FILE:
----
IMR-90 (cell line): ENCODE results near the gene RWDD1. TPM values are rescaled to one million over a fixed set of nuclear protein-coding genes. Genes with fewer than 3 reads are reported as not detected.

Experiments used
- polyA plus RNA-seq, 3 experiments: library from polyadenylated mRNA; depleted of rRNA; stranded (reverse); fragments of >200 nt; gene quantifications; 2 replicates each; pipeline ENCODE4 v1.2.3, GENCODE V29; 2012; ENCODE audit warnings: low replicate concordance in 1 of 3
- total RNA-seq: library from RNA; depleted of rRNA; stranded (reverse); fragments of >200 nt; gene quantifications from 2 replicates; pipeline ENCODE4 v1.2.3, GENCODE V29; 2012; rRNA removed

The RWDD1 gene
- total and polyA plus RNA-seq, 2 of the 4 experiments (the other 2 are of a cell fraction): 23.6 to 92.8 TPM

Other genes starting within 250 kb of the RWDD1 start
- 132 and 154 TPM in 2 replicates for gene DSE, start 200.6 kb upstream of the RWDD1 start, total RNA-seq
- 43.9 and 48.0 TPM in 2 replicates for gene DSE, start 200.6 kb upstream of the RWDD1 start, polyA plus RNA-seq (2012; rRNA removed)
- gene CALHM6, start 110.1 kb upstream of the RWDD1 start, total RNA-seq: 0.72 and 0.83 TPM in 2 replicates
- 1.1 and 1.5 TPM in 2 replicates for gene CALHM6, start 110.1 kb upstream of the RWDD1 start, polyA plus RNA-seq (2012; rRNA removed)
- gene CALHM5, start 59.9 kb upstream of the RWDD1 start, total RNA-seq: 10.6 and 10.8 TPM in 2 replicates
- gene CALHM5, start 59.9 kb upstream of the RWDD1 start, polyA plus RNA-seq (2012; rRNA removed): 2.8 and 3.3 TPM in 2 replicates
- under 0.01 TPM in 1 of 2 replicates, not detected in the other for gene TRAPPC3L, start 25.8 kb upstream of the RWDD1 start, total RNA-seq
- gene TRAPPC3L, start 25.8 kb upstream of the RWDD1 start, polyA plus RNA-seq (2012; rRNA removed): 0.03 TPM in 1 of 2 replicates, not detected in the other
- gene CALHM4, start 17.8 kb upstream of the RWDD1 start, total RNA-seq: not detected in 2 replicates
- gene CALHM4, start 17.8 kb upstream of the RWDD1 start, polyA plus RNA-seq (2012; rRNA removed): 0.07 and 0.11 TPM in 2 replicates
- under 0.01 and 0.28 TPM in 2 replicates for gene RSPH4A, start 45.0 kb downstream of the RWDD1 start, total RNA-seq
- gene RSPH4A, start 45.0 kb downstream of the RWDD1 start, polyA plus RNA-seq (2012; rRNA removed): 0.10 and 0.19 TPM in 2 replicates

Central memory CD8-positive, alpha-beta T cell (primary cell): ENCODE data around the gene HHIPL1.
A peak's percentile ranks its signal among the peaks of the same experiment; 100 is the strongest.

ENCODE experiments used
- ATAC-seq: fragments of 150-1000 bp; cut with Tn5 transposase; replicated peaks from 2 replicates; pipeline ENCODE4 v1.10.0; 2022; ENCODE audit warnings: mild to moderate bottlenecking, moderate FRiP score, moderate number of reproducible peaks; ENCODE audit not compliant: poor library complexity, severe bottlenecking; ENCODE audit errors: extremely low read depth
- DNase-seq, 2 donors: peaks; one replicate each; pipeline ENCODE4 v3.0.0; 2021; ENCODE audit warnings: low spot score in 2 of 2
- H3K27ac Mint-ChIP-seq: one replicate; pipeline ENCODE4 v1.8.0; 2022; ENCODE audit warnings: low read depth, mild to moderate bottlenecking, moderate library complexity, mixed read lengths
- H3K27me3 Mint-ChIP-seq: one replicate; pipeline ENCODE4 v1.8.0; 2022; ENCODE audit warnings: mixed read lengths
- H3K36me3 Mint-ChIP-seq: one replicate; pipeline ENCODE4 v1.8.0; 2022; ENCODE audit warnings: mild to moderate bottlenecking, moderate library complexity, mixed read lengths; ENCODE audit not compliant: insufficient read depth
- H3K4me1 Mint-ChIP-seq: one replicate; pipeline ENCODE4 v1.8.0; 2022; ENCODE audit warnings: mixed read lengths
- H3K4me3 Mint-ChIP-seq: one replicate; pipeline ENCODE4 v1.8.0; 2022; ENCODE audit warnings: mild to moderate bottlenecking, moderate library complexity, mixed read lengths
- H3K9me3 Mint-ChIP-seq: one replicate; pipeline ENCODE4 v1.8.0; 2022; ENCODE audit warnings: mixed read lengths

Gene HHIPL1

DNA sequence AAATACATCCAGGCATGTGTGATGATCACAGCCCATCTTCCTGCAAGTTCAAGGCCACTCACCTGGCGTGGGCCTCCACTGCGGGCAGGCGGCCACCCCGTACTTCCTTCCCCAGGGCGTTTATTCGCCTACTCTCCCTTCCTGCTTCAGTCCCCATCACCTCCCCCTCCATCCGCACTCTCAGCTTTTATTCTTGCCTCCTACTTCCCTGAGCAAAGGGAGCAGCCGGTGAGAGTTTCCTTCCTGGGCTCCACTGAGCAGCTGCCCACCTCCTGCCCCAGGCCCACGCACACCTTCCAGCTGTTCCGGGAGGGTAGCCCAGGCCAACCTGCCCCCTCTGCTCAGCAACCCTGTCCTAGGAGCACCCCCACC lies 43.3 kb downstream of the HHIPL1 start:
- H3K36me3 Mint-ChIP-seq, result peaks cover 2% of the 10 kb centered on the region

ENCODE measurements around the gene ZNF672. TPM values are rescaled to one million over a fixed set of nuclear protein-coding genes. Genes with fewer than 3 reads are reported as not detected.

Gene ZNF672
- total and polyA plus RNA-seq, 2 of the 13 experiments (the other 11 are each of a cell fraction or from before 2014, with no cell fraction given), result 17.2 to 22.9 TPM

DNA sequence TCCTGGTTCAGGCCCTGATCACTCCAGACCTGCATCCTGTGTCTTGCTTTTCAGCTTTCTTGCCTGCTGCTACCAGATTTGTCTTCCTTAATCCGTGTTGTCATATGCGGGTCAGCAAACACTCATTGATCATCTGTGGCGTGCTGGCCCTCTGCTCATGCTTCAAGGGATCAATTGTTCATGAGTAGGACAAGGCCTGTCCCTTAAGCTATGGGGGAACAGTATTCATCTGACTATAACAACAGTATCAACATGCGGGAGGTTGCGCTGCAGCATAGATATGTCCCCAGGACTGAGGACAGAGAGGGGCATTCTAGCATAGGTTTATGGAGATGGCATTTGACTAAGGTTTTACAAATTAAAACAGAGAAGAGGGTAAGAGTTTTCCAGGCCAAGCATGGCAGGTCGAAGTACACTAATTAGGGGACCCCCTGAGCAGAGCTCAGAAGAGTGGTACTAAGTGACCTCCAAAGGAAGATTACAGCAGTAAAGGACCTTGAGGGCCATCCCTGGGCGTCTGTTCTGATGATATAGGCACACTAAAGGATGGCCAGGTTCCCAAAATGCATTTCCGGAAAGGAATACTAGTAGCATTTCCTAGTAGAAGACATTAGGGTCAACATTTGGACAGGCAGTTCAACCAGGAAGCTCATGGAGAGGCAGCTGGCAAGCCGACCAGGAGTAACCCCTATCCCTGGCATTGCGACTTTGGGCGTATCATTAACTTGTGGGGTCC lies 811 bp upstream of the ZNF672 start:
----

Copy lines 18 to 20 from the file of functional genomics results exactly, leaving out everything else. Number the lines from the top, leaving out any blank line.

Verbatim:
- under 0.01 and 0.28 TPM in 2 replicates for gene RSPH4A, start 45.0 kb downstream of the RWDD1 start, total RNA-seq
- gene RSPH4A, start 45.0 kb downstream of the RWDD1 start, polyA plus RNA-seq (2012; rRNA removed): 0.10 and 0.19 TPM in 2 replicates

Central memory CD8-positive, alpha-beta T cell (primary cell): ENCODE data around the gene HHIPL1.